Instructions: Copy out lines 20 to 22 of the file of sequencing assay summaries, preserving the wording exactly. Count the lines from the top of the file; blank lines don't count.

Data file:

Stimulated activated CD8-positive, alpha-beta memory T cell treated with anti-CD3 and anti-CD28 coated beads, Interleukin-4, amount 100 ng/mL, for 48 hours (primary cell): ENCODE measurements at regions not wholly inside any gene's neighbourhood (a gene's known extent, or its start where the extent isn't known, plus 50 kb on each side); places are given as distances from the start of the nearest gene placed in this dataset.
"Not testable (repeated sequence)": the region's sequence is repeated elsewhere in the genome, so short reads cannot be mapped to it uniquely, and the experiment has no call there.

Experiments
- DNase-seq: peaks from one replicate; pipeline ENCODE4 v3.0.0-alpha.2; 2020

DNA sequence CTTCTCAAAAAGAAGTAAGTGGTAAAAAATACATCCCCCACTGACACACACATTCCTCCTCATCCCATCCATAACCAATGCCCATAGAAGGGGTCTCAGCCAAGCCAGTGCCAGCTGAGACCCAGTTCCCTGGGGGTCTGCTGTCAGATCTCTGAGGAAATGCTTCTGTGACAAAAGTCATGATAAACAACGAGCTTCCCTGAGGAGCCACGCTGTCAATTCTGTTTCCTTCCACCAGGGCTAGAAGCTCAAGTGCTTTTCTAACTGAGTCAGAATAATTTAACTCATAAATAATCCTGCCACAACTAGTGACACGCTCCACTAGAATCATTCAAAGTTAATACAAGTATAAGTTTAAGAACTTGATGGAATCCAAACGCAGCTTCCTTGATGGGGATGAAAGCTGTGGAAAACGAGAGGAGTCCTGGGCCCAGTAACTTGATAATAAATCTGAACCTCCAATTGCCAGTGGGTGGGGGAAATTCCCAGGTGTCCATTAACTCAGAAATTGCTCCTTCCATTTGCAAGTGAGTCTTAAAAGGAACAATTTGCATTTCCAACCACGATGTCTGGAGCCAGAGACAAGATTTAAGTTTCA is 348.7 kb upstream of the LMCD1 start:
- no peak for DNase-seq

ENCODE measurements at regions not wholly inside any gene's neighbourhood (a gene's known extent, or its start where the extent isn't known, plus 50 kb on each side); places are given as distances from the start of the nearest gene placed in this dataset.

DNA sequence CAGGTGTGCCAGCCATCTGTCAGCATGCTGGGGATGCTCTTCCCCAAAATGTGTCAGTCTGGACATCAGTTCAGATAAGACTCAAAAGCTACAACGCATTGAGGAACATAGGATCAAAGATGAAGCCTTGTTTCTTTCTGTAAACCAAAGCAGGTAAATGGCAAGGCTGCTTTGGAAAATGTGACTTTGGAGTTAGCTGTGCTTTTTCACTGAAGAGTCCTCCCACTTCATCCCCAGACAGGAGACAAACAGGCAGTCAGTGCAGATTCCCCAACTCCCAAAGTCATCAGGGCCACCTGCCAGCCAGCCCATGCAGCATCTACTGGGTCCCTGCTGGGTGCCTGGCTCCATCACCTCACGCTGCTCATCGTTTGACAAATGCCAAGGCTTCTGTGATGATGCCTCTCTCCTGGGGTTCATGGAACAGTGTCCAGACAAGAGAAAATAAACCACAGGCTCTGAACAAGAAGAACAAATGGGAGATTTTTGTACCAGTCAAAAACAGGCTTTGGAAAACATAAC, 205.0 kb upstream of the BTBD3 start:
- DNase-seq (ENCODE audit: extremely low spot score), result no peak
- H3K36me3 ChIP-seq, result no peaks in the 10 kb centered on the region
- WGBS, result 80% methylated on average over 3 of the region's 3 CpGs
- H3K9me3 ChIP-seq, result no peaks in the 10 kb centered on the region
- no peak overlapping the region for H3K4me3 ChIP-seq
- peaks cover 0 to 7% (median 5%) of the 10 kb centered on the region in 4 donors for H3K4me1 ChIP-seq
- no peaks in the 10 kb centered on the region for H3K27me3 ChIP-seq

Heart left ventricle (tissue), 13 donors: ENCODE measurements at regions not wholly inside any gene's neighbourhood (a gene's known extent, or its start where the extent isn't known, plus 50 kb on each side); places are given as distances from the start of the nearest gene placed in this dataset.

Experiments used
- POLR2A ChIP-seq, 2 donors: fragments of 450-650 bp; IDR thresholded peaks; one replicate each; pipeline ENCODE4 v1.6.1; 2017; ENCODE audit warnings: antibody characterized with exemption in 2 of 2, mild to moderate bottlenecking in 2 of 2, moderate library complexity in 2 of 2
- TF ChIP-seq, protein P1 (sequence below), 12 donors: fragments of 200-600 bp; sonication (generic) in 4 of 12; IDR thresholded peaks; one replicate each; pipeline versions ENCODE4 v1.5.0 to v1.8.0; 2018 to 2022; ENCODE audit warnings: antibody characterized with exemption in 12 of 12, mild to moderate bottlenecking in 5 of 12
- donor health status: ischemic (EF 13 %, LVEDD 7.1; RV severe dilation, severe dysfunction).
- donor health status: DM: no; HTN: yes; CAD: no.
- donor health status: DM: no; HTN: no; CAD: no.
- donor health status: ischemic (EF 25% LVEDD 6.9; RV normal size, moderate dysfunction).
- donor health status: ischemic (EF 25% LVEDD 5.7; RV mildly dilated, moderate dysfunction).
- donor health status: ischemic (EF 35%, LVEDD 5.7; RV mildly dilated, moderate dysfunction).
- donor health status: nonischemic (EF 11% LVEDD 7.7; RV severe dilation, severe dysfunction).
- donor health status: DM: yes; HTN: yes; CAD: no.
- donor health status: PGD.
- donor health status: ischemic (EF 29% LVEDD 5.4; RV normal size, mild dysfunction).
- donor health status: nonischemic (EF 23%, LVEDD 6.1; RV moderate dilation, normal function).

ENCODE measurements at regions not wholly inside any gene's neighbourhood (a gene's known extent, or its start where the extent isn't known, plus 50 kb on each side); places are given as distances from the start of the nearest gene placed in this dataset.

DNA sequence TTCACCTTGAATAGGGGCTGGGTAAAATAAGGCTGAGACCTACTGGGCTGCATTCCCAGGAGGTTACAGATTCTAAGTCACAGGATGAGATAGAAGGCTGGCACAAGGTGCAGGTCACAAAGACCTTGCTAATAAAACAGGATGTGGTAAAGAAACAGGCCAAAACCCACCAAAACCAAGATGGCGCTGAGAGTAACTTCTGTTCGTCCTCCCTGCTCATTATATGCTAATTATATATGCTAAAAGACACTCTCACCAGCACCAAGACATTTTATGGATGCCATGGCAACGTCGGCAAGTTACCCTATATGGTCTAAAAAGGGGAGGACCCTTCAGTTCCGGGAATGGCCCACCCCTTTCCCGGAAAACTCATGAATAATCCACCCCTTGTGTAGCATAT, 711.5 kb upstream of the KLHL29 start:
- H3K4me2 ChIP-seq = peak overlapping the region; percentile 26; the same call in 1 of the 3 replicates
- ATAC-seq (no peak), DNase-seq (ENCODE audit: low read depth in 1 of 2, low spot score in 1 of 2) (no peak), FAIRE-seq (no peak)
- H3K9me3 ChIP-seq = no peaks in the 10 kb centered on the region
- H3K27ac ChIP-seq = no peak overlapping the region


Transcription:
- donor health status: ischemic (EF 13 %, LVEDD 7.1; RV severe dilation, severe dysfunction).
- donor health status: DM: no; HTN: yes; CAD: no.
- donor health status: DM: no; HTN: no; CAD: no.